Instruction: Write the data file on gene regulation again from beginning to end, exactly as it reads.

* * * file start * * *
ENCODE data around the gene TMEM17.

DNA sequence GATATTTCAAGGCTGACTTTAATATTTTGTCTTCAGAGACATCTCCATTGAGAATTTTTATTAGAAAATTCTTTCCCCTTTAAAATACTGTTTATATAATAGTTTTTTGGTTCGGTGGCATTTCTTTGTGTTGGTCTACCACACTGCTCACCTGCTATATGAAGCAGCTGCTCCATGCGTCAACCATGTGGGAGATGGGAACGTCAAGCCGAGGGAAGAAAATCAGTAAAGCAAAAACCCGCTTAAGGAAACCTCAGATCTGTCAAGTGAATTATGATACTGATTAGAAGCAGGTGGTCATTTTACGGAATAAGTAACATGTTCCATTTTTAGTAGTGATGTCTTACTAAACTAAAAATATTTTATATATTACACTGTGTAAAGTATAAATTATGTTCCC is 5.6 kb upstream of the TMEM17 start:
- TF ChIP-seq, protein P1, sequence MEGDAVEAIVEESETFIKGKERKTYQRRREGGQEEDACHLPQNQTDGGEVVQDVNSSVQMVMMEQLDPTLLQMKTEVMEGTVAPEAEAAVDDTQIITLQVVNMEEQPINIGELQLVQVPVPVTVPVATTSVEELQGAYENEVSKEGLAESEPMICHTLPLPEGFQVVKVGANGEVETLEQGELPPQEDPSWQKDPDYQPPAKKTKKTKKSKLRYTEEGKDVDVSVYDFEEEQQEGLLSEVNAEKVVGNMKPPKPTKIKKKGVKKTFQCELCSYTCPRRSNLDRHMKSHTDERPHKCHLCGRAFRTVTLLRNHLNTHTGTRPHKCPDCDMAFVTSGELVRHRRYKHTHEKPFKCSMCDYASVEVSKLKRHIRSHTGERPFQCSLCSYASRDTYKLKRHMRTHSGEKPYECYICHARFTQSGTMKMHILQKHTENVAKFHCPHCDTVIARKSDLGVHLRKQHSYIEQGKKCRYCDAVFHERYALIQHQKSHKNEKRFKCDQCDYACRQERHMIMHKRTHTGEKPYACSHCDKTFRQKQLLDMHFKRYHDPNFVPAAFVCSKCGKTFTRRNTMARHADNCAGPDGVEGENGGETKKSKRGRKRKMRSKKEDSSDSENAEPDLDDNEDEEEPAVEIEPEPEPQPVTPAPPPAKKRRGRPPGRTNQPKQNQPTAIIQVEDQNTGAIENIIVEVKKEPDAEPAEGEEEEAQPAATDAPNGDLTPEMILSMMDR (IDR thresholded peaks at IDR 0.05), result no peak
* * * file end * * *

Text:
ENCODE data around the gene TMEM17.

DNA sequence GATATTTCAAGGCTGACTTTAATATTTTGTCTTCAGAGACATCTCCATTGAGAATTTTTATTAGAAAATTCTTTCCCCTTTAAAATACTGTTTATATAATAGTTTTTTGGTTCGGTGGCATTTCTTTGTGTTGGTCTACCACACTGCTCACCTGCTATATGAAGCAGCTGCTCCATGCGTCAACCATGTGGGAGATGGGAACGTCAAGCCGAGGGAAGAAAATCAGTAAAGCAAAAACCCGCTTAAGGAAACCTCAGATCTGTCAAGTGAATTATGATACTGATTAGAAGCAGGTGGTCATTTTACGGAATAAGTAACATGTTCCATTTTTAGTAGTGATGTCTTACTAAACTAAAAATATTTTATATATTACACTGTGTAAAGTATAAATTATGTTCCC is 5.6 kb upstream of the TMEM17 start:
- TF ChIP-seq, protein P1, sequence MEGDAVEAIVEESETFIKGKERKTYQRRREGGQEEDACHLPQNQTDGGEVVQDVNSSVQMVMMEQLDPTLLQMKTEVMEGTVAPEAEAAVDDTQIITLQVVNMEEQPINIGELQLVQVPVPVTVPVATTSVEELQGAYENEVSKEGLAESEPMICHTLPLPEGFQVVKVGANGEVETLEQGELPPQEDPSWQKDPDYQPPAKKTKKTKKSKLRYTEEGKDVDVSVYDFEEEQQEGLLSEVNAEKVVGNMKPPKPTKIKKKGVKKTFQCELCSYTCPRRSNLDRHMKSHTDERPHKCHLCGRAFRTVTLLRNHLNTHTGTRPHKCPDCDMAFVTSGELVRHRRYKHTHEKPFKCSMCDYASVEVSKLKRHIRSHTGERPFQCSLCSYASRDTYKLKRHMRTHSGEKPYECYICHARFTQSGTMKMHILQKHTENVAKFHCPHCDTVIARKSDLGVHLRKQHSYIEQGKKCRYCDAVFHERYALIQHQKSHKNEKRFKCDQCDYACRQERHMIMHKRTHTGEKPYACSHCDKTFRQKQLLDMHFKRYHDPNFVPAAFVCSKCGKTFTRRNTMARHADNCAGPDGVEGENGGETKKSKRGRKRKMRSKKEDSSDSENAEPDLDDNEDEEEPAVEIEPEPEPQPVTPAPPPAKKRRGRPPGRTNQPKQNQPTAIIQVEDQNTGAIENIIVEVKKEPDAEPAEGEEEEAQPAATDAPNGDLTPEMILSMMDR (IDR thresholded peaks at IDR 0.05), result no peak